And you've seen the results of this. Our system goes haywire. We feel useless and worthless. We freak out. We play games. We create false value systems. We say that you are valuable if you are pretty. We say that you are valuable if you can produce. We say that you are valuable if you can slam-dunk a basketball or snag a pop fly. You are valuable if your name has a "Dr." in front of it or Ph.D. on the end of it. You are valuable if you have a six-figure salary and drive a foreign car.
Value is now measured by two criteria, appearance and performance.
Pretty tough system, isn't it? Where does that leave the retarded? Or the ugly or uneducated? Where does that place the aged or the handicapped? What hope does that offer the unborn child? Not much. Not much at all. We become nameless numbers on mislaid lists.
Now please understand, this is man's system. It's not God's. His plan is much brighter. God, with eyes twinkling, steps up to the philosopher's blackboard, erases the never-ending, ever-repeating circle of history and replaces it with a line; a hopefilled, promising, slender line. And, looking over his shoulder to see if the class is watching, he draws an arrow at the end.
In God's book man is heading somewhere. He has an amazing destiny. We are being prepared to walk down the church aisle and become the bride of Jesus. We are going to live with him. Share the throne with him. Reign with him. We count. We are valuable. And what's more, our worth is built in! Our value is inborn.
You see, if there was anything that Jesus wanted everyone to understand it was this: A person is worth something simply because he is a person. That is why he treated people like he did. Think about it. The girl caught making undercover thunder with someone she shouldn't - he forgave her. The untouchable leper who asked for cleansing - he touched him. And the blind welfare case that cluttered the roadside - he honored him. And the worn-out old windbag addicted to self-pity near the pool of Siloam - he healed him!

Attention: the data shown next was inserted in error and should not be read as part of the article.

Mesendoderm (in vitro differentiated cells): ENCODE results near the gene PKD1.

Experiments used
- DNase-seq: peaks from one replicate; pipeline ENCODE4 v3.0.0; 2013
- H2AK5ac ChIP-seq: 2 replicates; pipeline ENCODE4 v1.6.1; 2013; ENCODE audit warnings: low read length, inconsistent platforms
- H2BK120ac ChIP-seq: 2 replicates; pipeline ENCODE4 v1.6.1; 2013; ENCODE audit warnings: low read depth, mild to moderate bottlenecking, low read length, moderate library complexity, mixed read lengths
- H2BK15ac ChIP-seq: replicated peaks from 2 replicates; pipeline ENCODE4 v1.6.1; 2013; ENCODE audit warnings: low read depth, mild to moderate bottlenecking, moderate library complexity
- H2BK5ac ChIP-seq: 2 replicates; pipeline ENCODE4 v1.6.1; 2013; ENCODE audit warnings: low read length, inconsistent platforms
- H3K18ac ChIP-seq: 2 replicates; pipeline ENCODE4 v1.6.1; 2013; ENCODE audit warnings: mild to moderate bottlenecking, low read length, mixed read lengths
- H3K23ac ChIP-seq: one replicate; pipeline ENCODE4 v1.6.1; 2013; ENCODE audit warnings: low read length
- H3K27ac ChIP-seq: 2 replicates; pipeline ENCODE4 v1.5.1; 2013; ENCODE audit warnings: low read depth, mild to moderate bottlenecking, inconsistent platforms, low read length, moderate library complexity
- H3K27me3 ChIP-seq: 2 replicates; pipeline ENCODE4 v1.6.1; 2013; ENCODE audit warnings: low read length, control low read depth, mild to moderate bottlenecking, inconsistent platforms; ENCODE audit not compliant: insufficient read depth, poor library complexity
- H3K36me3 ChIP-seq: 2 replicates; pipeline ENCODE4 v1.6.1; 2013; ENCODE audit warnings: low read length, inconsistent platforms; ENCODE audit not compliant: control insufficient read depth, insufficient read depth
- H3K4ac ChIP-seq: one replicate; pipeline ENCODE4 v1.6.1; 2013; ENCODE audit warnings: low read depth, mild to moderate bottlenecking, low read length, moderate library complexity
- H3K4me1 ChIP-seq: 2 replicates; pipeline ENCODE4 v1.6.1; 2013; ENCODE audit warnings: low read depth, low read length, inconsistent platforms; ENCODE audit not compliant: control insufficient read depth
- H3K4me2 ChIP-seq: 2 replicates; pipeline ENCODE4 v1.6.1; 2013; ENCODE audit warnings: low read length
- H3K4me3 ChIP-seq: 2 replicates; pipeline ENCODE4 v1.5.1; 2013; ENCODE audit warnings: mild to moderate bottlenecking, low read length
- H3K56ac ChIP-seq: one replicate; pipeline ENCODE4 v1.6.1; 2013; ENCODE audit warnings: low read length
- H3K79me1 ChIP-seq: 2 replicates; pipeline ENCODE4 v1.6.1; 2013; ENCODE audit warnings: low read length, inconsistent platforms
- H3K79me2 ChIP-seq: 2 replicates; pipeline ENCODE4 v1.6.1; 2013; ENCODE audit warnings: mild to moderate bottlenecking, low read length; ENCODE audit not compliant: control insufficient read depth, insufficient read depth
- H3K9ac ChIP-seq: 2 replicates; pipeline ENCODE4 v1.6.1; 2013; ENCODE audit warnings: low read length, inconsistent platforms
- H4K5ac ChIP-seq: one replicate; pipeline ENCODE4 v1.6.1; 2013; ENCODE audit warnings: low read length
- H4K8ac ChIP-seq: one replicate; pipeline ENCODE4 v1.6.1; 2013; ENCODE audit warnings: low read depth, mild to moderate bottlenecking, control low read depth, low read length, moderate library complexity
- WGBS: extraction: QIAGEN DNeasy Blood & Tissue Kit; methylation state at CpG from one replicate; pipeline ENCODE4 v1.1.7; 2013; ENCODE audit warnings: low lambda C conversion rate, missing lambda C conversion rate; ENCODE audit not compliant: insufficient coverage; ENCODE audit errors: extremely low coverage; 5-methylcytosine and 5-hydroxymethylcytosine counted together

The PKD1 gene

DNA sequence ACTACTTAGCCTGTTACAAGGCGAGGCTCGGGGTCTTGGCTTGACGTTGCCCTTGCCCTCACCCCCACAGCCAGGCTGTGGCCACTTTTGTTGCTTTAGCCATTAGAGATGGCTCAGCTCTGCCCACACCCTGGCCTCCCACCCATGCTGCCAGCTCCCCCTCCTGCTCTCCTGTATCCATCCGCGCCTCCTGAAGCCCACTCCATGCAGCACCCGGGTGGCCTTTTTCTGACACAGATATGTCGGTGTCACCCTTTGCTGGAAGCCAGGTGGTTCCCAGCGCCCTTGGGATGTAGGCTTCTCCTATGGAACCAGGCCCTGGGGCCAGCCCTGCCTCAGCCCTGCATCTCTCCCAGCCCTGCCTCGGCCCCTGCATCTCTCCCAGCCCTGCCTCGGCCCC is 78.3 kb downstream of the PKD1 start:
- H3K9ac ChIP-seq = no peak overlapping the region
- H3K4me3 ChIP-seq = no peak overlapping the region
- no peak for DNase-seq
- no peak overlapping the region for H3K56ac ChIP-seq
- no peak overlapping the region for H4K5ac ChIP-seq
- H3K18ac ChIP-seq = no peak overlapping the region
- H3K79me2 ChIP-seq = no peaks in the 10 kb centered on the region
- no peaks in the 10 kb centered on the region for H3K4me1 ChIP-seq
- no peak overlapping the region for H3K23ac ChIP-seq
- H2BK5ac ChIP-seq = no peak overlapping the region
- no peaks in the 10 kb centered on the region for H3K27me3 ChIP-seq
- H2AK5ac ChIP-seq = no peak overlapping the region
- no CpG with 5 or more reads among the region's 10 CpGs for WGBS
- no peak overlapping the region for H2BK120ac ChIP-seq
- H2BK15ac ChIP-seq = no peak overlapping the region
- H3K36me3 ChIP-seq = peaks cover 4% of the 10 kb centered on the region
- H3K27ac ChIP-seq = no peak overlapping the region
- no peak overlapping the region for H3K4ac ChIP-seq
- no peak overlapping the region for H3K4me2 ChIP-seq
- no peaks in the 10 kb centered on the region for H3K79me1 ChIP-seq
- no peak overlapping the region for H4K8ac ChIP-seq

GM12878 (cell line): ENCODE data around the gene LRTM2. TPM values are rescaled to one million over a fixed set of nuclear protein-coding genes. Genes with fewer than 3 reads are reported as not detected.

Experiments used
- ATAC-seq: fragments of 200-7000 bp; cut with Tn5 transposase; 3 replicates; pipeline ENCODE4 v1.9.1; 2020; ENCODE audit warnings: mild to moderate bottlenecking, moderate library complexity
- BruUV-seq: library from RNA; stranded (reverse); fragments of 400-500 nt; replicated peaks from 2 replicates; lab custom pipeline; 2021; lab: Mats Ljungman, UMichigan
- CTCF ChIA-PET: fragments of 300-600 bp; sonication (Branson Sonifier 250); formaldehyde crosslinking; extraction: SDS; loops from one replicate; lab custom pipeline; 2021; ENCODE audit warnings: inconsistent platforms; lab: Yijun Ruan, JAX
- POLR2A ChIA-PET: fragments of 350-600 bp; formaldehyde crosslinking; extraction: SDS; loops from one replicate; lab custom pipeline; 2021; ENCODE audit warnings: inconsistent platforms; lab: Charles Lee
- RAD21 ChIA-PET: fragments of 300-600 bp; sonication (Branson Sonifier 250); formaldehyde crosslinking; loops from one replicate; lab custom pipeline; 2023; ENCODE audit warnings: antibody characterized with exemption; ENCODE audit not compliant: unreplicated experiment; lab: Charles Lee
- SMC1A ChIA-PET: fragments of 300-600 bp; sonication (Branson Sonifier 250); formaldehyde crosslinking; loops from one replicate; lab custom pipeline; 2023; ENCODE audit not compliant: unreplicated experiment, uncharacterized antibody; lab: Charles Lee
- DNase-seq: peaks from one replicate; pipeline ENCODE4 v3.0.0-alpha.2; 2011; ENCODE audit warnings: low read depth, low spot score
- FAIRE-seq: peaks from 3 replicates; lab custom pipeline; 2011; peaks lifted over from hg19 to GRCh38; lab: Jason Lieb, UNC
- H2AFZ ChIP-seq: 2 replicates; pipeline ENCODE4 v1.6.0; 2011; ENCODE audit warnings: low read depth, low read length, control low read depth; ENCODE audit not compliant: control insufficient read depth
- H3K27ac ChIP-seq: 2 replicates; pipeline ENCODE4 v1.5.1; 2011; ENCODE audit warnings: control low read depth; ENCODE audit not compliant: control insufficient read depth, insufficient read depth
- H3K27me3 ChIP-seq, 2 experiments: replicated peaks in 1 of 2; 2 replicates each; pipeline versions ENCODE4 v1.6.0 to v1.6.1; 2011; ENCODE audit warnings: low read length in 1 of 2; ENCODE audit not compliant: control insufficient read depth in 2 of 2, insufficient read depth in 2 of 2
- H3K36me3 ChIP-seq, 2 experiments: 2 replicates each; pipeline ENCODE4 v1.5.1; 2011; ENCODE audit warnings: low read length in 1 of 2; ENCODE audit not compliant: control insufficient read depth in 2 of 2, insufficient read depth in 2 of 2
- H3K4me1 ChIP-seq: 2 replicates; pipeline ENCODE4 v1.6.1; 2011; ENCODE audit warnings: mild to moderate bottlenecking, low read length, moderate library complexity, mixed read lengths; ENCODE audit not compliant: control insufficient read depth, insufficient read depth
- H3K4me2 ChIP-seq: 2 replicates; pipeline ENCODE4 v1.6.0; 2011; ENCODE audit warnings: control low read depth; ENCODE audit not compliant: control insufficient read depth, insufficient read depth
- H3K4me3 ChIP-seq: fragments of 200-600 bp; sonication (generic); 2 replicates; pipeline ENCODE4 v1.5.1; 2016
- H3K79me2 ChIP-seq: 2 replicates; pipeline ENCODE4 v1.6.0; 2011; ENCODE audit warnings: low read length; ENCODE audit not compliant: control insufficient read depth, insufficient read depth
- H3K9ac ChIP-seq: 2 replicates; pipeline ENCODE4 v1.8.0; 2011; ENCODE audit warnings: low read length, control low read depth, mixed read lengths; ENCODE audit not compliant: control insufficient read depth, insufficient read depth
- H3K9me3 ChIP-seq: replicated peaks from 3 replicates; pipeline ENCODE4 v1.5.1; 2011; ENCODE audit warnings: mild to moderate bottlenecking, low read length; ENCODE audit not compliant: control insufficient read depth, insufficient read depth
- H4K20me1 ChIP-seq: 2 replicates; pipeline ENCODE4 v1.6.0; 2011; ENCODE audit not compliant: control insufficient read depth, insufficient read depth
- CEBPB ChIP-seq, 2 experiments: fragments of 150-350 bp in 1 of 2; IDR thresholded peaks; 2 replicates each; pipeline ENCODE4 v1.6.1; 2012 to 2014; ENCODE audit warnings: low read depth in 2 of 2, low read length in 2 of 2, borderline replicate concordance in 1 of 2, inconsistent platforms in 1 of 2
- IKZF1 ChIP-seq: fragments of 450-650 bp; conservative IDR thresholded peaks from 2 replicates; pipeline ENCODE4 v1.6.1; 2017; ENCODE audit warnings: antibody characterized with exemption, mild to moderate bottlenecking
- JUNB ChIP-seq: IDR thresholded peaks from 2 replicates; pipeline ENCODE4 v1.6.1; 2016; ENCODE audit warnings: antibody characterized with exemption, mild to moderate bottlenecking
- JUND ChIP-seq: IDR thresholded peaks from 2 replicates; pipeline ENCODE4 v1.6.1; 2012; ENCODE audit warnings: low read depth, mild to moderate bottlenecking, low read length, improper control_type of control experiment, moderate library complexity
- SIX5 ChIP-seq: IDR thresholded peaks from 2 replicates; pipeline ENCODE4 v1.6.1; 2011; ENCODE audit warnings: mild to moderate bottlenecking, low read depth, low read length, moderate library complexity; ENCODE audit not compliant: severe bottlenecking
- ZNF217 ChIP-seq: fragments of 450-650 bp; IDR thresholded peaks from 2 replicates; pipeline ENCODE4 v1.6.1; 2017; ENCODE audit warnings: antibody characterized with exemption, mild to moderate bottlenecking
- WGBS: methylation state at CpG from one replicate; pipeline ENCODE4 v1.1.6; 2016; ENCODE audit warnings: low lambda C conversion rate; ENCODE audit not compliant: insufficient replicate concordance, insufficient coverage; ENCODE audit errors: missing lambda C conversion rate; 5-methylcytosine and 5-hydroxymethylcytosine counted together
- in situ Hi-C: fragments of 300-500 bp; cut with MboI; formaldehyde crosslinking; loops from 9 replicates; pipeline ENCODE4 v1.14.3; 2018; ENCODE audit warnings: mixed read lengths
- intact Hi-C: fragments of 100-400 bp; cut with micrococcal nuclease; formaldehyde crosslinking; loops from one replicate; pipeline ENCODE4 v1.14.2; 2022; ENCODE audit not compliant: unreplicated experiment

And don't forget the classic case study on the value of a person by Luke. It is called "The Tale of the Crucified Crook."
If anyone was ever worthless, this one was. If any man ever deserved dying, this man probably did. If any fellow was ever a loser, this fellow was at the top of the list.
Perhaps that is why Jesus chose him to show us what he thinks of the human race.
Maybe this criminal had heard the Messiah speak. Maybe he has seen him love the lowly. Maybe he had watched him dine with the punks, pickpockets, and potmouths of the street. Or maybe not. Maybe the only thing he knew about the Messiah was what he now saw: a beaten, slashed, nail-suspended preacher. His face crimson with blood, his bones peeking through torn flesh, his lungs gasping for air.
Something, though, told him he had never been in better compnay. And somehow he realized that even though all he had was prayer, he had finally met the One to whom he should be praying.
"Any chance that you could put in a good word for me?" (Loose translation.)
"Consider it done."
Now why did Jesus do that? What in the world did he have to gain by promising this desperado a place of honor at the banquet table? What in the world could this chisling quisling ever offer in return? I mean, the Samaritan woman I can understand. She could go back and tell the tale. And Zacchaeus had some money that he could give. But this guy? What is he going to do? Nothing!
That's the point. Listen closely. Jesus' love does not depend upon what we do for him. Not at all. In the eyes of the King, you have value simply because you are. You don't have to look nice or perform well. Your value is inborn.
Think about that for just a minute. You are valuable just because you exist. Not because of what you do or what you have done, but simply because you are. Remember that. Remember that the next time you are left bobbing in the wake of someone's steamboat ambition. Remember that the next time some trickster tries to hang a bargain basement price tag on your self-worth. The next time someone tries to pass you off as a cheap buy, just think about the way Jesus honors you . . . and smile.
I do. I smile because I know I don't deserve love like that. None of us do. When you get right down to it, any contribution that any of us make is pretty puny. All of us - even the purest of us - deserve heaven about as much as that crook did. All of us are signing on Jesus' credit card, not ours.
And it also makes me smile to think that there is a grinning ex-con walking the golden streets who knows more about grace than a thousand theologians. No one else would have given him a prayer. But in the end that is all that he had. In the end, that is all it took.
No wonder they call him the Savior.
By Max Lucado
Softly and Tenderly